Title game return spells trouble for short-sighted Big 12

IRVING, Texas — The Big 12’s spending an awful lot of time worrying about the wrong number.

13?

How about 59?

Almost five months since their conference was excluded from the first College Football Playoff, Bob Bowlsby and his merry band of 10 athletic directors finally got some answers about why TCU and Baylor were excluded from the playoff in favor of Ohio State.

"All things equal, 13 data points were better than 12 data points," Bowlsby said committee chairman Jeff Long told the league commissioners on Wednesday. "What we heard is if we don’t go to a championship game we’re at a disadvantage."

That may be true, but occasions in which all things are equal are the exception more often than the rule.

The Big 12’s possible next move–reinstituting its championship game–would be reactionary and short-sighted at best and disastrous at worst.

CFP executive director Bill Hancock said Wednesday that Ohio State’s 13th game was a factor in its playoff inclusion at the expense of TCU, Baylor and the Big 12.

"It helped Ohio State," he said.

What gets overlooked is this: Ohio State did not jump ahead of TCU and Baylor because it played a 13th game. It jumped ahead of TCU and Baylor because it won its 13th game by 59 points over a Heisman contender and the nation’s No. 11 team.

The Big 12 and ACC petitioned the NCAA to deregulate championship games and allow conferences to hold them without the required 12 members and multiple divisions.

Even still, before Wednesday, the chances of the Big 12 actually bringing back the title game appeared slim. Bowlsby emerged from the conference room at the Four Seasons looking and sounding defeated, frustrated that the so-called "13th data point" only came up for discussion after it had been played.

The percent chance the Big 12 brings back the title game is higher than it’s ever been and might go up again when the league’s coaches and athletic directors convene in Phoenix next week, where Bowlsby will relay what Long told the commissioners inside the meeting room.

Last week, five of the league’s nine returning coaches had no problem with re-instituting the Big 12 title game. Considering how relentless coaches are in grappling for the inside track in any race, choosing to take the long road here is enough to leave anyone burying their face in their hands in disbelief.

"I think based upon what happened last year, I think it’s not as much being for or against it, that it’s going a necessity for our league," Texas Tech coach Kliff Kingsbury said. "Because from what I’ve heard that definitely had some impact on how it all transpired with the playoff."

He’s right, but that doesn’t mean it’s going to be the case every year.

If bringing back the title was a money grab spearheaded by the commissioner or athletic directors, (Back in 1996, it was. The league’s coaches voted 12-0 against holding it when the Big 12 began play.) it would at least make sense.

That is not the case this time around.

The league’s coaches seem intent on ruining what is the easiest road to the playoff among the five major conferences. The Big 12’s coaches and athletic directors will host their annual meetings in Phoenix next week and the issue of the title game’s return is on the docket.

A vote for the Big 12 title game is, quite simply, a vote for ignorance of history.

College football’s five major conferences have played 55 championship games in their collective history. Only one ended with a more lopsided score than Ohio State’s shocking 59-0 rout of Wisconsin.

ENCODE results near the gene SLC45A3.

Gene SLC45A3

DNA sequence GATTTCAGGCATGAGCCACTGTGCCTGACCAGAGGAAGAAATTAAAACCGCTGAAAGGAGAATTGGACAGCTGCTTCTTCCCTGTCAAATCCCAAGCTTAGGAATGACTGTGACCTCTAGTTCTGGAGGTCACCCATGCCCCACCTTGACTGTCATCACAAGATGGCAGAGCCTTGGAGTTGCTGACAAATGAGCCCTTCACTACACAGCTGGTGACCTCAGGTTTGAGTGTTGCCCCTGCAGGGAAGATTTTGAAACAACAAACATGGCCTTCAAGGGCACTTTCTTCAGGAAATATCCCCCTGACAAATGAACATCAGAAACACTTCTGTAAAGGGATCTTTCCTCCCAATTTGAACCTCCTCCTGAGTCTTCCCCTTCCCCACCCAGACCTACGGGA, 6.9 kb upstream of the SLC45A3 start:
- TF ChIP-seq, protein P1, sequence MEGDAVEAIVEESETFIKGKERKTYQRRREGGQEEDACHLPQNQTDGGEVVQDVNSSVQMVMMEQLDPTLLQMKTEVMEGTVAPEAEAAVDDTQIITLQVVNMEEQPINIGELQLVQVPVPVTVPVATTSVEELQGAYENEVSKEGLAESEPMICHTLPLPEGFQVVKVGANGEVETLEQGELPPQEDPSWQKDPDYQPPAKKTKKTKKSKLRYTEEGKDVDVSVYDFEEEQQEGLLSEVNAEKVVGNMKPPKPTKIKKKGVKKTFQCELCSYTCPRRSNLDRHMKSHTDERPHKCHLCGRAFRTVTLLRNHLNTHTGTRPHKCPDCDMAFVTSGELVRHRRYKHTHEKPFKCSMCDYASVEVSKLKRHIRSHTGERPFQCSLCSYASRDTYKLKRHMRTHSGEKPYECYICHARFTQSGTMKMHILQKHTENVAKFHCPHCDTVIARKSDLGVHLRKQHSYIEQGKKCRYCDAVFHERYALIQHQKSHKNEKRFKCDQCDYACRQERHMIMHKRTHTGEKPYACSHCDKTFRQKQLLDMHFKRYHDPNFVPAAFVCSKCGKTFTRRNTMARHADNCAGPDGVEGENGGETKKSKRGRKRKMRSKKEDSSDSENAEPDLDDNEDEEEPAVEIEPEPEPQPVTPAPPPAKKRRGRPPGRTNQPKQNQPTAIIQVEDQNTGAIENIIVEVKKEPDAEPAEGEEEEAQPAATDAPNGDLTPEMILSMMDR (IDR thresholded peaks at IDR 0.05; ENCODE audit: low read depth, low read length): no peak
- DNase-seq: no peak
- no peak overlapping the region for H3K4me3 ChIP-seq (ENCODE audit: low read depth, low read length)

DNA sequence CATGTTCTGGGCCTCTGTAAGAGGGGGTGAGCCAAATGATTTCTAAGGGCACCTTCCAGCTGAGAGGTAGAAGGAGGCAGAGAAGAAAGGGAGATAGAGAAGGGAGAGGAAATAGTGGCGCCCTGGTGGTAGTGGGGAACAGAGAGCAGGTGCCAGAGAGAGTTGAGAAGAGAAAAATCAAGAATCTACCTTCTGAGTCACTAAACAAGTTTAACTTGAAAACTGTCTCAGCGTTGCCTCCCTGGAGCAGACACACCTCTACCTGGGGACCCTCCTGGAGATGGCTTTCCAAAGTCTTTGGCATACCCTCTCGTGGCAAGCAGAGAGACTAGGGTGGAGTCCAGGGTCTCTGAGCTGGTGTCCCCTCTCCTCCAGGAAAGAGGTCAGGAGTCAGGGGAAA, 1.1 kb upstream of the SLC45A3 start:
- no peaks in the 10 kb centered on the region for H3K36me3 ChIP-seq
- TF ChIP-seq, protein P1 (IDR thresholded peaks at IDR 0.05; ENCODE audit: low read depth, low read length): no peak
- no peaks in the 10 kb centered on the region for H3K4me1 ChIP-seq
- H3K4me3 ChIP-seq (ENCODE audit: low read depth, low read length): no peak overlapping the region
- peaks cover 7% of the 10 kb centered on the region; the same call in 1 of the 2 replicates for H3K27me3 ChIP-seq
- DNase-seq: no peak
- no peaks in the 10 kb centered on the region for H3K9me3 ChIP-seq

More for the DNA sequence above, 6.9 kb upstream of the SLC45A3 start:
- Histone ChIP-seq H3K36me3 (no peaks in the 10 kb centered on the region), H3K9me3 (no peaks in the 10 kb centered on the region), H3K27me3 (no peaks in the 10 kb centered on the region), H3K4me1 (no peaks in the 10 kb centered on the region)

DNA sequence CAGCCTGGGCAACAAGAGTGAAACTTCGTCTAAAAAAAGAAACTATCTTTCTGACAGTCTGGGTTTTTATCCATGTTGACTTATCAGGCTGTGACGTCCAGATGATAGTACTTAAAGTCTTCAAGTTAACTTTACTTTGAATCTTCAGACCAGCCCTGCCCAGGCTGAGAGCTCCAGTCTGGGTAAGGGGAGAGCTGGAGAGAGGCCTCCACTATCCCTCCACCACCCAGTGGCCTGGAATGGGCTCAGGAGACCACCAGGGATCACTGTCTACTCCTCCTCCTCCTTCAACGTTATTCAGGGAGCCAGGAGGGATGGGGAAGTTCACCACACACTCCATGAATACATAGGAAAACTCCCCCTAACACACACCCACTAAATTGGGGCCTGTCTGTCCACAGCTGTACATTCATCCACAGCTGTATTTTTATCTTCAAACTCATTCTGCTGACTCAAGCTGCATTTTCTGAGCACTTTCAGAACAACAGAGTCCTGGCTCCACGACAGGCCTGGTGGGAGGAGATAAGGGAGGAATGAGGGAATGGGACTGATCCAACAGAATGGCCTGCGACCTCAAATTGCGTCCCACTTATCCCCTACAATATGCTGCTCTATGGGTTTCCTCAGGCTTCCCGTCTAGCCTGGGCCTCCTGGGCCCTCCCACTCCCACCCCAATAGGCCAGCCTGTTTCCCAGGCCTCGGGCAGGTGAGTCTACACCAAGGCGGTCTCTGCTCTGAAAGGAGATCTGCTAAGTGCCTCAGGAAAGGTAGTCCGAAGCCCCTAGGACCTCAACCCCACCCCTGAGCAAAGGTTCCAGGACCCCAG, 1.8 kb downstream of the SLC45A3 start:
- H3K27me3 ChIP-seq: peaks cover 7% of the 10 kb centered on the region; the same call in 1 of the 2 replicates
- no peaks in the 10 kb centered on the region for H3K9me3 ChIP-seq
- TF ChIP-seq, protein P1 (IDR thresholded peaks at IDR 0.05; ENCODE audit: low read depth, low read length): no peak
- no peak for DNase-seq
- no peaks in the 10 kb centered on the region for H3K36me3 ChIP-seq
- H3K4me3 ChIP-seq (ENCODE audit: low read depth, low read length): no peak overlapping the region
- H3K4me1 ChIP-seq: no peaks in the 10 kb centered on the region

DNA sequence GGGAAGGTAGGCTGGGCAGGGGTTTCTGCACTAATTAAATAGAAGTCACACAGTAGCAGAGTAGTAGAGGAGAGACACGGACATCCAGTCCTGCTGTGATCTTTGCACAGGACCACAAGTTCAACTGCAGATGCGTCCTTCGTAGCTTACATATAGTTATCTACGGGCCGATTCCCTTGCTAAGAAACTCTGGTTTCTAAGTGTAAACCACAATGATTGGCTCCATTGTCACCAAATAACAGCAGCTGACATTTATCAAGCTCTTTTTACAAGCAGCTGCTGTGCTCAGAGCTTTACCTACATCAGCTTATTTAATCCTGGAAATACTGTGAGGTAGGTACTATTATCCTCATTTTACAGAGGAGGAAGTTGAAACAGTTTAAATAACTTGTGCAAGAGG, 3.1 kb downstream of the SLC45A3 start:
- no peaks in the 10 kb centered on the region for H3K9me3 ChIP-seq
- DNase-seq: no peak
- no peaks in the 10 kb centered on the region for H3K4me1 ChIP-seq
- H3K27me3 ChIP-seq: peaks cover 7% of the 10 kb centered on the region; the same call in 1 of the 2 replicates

Texas beat Colorado 70-3 back in 2005 and the next time it took the field, captured a national title.

"Everyone understands the risks and rewards of playing conference championship games," Hancock said.

Ohio State is the only program who understands the former but the Big 12 has an all-too-intimate understanding of the latter.

All the fixation on what Ohio State gained by a conference championship win that can best be described as historical anomaly distracts from all the Big 12 lost by initially hosting a title game.

From 1996-2010, five Big 12 teams ranked No. 3 or higher stumbled in their final hurdle to the BCS National Championship Game.

Ohio State is the rare case of a team catapulted into contention by a stellar closing argument, but consider the playoff’s other three participants: If you’d polled Florida State, Alabama and Oregon, you can bet all three would prefer to skip playing their conference title games.

The Big 12 has positioned itself to enjoy this luxury and is inexplicably mulling the idea of throwing it away.

This conversation hasn’t even turned to the problematic issue of playing a round-robin schedule capped by a game between the league’s two best teams, presuming the Big 12 doesn’t split into two five-team divisions, which would be unlikely.

That only guarantees two things:

1) One of the Big 12’s two best teams is guaranteed to lose on the final weekend.

2) The Big 12 goes from the easiest road to the playoff to the most difficult.

In four seasons, no Big 12 team has gone undefeated under the new round-robin schedule.

If the ball bounced a different way for any of the four teams ahead of them, the Big 12 might have accounted for 50 percent of the four-team playoff field. Bringing back the title game all but eliminates that opportunity in the future.

Adding a title game to that slate says one thing: "We hate playing for national championships! Let’s make doing it even more difficult!"

The Big 12’s five-year absence from the BCS Championship Game and playoff has cost it in the all-important perception race.

Bringing back an opportunity for a playoff candidate to stumble at the finish line will only make title opportunities for the Big 12 less frequent.

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